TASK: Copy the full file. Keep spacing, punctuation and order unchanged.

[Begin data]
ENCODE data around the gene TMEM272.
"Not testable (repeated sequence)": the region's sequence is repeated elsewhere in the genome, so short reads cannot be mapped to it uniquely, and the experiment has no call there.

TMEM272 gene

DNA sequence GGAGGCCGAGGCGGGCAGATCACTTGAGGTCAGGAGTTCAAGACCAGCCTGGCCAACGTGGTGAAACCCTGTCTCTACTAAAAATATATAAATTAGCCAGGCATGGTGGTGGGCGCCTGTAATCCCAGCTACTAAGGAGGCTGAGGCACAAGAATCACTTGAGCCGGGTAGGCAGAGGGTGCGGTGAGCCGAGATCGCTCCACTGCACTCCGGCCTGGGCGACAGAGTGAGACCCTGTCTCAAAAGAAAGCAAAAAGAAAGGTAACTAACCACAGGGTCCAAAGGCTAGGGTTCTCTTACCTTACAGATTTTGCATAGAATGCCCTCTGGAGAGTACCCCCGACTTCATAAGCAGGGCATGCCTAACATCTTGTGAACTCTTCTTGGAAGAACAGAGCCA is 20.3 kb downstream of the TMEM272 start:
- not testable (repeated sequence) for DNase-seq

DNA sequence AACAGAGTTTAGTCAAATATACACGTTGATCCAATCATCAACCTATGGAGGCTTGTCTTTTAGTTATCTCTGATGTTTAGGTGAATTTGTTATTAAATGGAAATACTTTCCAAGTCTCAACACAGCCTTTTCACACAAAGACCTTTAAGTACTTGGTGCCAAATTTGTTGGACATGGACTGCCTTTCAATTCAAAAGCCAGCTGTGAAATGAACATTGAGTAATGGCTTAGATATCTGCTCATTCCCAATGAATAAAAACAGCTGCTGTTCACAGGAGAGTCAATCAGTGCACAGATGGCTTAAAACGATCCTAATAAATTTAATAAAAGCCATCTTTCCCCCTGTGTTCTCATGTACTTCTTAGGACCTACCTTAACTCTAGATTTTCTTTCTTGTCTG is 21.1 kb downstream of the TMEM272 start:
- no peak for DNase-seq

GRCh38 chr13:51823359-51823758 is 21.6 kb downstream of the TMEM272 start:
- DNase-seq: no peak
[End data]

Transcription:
ENCODE data around the gene TMEM272.
"Not testable (repeated sequence)": the region's sequence is repeated elsewhere in the genome, so short reads cannot be mapped to it uniquely, and the experiment has no call there.

TMEM272 gene

DNA sequence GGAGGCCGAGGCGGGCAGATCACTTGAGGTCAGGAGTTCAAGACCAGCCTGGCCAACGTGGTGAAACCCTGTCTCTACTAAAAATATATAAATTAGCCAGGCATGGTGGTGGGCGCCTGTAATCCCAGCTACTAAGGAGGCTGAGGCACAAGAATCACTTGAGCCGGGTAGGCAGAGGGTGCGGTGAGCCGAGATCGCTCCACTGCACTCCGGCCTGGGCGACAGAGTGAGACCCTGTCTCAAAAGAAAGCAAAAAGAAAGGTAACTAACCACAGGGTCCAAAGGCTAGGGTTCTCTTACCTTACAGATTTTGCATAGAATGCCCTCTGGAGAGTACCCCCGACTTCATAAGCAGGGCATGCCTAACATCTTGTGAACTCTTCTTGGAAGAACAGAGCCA is 20.3 kb downstream of the TMEM272 start:
- not testable (repeated sequence) for DNase-seq

DNA sequence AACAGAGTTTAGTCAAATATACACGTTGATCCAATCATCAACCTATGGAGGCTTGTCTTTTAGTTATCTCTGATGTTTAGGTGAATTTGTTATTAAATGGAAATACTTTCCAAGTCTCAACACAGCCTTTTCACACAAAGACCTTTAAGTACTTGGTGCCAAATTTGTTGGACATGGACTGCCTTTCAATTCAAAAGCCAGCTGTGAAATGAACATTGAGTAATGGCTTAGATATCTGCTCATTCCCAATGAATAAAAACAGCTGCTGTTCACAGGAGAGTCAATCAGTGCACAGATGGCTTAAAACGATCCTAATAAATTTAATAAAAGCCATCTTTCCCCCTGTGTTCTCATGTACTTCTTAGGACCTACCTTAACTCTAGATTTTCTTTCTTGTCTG is 21.1 kb downstream of the TMEM272 start:
- no peak for DNase-seq

GRCh38 chr13:51823359-51823758 is 21.6 kb downstream of the TMEM272 start:
- DNase-seq: no peak